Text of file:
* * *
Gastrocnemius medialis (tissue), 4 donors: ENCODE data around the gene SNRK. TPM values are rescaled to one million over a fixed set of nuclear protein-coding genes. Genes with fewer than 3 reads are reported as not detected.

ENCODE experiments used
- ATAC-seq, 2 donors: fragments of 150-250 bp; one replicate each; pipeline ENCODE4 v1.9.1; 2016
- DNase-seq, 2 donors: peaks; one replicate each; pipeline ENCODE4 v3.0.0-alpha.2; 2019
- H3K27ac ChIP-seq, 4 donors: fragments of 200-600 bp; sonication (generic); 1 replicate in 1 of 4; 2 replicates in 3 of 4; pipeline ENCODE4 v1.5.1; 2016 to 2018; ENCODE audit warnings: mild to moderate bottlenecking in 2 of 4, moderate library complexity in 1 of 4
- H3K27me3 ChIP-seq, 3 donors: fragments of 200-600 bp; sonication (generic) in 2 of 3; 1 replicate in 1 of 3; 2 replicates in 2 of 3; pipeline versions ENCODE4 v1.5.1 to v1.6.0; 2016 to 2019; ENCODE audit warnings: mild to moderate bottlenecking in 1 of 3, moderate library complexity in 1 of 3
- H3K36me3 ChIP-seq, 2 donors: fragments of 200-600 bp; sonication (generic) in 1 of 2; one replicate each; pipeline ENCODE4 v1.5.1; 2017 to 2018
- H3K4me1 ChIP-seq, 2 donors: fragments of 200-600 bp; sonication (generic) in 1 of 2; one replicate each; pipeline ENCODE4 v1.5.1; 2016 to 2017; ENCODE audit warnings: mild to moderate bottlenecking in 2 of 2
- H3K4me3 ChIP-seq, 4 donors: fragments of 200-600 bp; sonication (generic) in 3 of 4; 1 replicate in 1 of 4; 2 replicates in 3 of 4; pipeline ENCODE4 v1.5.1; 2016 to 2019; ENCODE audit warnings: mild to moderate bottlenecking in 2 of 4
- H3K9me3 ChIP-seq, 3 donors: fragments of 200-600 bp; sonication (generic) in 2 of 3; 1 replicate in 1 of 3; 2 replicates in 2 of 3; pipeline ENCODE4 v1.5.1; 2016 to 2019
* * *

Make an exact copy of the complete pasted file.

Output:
Gastrocnemius medialis (tissue), 4 donors: ENCODE data around the gene SNRK. TPM values are rescaled to one million over a fixed set of nuclear protein-coding genes. Genes with fewer than 3 reads are reported as not detected.

ENCODE experiments used
- ATAC-seq, 2 donors: fragments of 150-250 bp; one replicate each; pipeline ENCODE4 v1.9.1; 2016
- DNase-seq, 2 donors: peaks; one replicate each; pipeline ENCODE4 v3.0.0-alpha.2; 2019
- H3K27ac ChIP-seq, 4 donors: fragments of 200-600 bp; sonication (generic); 1 replicate in 1 of 4; 2 replicates in 3 of 4; pipeline ENCODE4 v1.5.1; 2016 to 2018; ENCODE audit warnings: mild to moderate bottlenecking in 2 of 4, moderate library complexity in 1 of 4
- H3K27me3 ChIP-seq, 3 donors: fragments of 200-600 bp; sonication (generic) in 2 of 3; 1 replicate in 1 of 3; 2 replicates in 2 of 3; pipeline versions ENCODE4 v1.5.1 to v1.6.0; 2016 to 2019; ENCODE audit warnings: mild to moderate bottlenecking in 1 of 3, moderate library complexity in 1 of 3
- H3K36me3 ChIP-seq, 2 donors: fragments of 200-600 bp; sonication (generic) in 1 of 2; one replicate each; pipeline ENCODE4 v1.5.1; 2017 to 2018
- H3K4me1 ChIP-seq, 2 donors: fragments of 200-600 bp; sonication (generic) in 1 of 2; one replicate each; pipeline ENCODE4 v1.5.1; 2016 to 2017; ENCODE audit warnings: mild to moderate bottlenecking in 2 of 2
- H3K4me3 ChIP-seq, 4 donors: fragments of 200-600 bp; sonication (generic) in 3 of 4; 1 replicate in 1 of 4; 2 replicates in 3 of 4; pipeline ENCODE4 v1.5.1; 2016 to 2019; ENCODE audit warnings: mild to moderate bottlenecking in 2 of 4
- H3K9me3 ChIP-seq, 3 donors: fragments of 200-600 bp; sonication (generic) in 2 of 3; 1 replicate in 1 of 3; 2 replicates in 2 of 3; pipeline ENCODE4 v1.5.1; 2016 to 2019